Woo Your Valentine With Hope Family Treana, Troublemaker
Just in time for Valentine’s Day, Hope Family Wines sent out a quirky promotion to lucky little journobloggers like me: a bottle each of their most recent versions of Troublemaker red and Treana white with pairing ingredients to inspire a romantic meal, perhaps. For the red, came two fresh artisanal Swiss sausages (to make the […]
Just in time for Valentine's Day, Hope Family Wines sent out a quirky promotion to lucky little journobloggers like me: a bottle each of their most recent versions of Troublemaker red and Treana white with pairing ingredients to inspire a romantic meal, perhaps.
For the red, came two fresh artisanal Swiss sausages (to make the 'Man's Pairing' of sausage sandwiches with honey mustard) and for the white, 6 oz. of sea salt Vermont Creamery Butter, along with the "I Aim To Please" recipe of poached salmon and Peruvian mashed potatoes.
Not that the acutrements weren't appreciated, but they weren't necessary (I did try the sausage with the Troublemaker, it went nicely of course). Both wines are plenty pleasing by themselves, as you'd expect from Austin Hope, a winemaker who trained under Caymus' Chuck Wagner and eventually bought out his Liberty School label to make Central Coast Cabernet. Hope's family is one of the older grape growers in Paso Robles, and his namesake wine was touted as one of Wine Spectator's 100 best in 2012. Austin and his high school buddy Jason Diefenderfer make smart, individualist wines without crossing over into the realm of the esoteric garagiste.
2012 Treana white is a 50/50 blend of Viognier and Marsanne, common enough in Rhone but still unusual in California. On the nose are stone fruits and florals (honeysuckle, jasmine) while the palate offers a luscious blend of dried apricot, Japanese plum, honeydew and nutty wood, finishing with subtle acids. 14.5% abv.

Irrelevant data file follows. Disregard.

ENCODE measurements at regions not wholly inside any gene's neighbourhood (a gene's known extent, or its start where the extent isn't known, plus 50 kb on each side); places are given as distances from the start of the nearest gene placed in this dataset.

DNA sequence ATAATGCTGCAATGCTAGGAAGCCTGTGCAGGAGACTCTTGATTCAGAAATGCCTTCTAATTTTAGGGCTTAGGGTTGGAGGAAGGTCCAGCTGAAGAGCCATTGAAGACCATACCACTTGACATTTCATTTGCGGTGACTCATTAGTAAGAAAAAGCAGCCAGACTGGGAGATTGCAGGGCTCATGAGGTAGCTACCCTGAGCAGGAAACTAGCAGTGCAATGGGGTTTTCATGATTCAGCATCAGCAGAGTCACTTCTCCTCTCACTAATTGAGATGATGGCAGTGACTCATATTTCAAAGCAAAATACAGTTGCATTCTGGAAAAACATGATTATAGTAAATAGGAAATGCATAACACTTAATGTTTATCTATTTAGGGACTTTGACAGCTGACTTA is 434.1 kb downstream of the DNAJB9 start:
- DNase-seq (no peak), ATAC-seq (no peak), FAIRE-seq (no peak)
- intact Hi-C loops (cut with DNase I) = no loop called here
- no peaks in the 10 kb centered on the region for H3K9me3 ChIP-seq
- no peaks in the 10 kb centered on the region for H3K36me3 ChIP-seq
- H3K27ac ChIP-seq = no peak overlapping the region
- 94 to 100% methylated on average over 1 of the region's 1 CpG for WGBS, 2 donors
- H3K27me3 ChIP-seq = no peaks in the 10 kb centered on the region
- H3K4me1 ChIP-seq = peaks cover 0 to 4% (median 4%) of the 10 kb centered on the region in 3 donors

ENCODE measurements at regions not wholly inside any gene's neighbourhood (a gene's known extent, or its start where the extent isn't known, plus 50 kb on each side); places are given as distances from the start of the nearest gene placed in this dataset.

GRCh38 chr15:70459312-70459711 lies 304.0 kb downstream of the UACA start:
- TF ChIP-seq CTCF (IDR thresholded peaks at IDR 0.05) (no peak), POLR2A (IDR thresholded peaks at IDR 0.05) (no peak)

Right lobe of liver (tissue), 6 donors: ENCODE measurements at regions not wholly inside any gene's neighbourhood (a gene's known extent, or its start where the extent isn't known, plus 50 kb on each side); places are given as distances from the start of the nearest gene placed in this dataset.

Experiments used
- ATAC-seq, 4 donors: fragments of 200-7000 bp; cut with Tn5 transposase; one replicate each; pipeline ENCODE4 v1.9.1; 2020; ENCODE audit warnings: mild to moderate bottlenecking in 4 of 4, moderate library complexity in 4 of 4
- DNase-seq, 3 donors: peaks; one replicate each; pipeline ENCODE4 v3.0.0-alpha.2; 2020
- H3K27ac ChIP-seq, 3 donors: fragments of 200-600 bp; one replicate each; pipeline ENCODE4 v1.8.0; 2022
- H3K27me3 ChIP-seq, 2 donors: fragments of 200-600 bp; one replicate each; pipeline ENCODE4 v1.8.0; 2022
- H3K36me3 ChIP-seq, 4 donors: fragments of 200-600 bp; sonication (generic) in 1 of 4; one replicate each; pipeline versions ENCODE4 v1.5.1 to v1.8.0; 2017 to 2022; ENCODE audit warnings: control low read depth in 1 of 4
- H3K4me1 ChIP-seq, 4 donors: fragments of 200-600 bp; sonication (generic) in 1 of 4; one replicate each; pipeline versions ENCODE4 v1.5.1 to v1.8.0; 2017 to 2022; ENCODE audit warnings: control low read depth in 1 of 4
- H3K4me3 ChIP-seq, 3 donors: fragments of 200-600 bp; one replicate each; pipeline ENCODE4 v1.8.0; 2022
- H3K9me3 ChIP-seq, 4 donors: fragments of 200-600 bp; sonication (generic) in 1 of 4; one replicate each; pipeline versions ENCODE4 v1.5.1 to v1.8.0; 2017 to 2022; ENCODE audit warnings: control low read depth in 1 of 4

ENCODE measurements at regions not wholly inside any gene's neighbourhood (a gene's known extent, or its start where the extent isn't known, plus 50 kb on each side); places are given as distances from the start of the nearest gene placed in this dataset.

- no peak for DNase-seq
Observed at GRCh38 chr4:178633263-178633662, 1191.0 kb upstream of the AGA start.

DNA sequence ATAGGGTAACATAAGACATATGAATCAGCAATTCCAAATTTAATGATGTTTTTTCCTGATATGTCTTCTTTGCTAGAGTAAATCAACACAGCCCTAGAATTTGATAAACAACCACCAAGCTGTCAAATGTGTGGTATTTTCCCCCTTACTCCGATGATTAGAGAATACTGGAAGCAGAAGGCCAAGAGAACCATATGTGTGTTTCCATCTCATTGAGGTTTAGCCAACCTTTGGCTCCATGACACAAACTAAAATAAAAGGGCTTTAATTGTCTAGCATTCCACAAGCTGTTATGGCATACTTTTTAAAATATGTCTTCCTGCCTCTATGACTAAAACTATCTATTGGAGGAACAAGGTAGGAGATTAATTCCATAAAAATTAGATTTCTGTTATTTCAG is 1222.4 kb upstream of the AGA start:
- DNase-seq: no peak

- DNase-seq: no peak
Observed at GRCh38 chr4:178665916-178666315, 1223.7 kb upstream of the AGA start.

Troublemaker (NV) builds on a Southern Rhone archetype, blending Central Coast Syrah, Grenache and Mourvedre, finishing with 11% Zinfandel which lends the thing some definite zip. The non-vintage blend offers some surprisingly subtle structure, supple tannins, notes of ripe black cherries and a dusting of cigar ash on the nose, followed by the same, with plum, pomegranate, bakers chocolate, and a long finish of cedar and licorice .
My Valentine and I made fast work of the Treana; I have every confidence the Troublemaker will be similarly completed before long.
Creating blends at this price point in the California marketplace, where variety leads over regional tradition, takes guts: the implication is that a blend is a 'leftover' wine rather than a 'reserve' (that much over-used term that tries to take the place of a Cru in New World). Nothing could be farther than true for Treana and Troublemaker, both good values at around $20.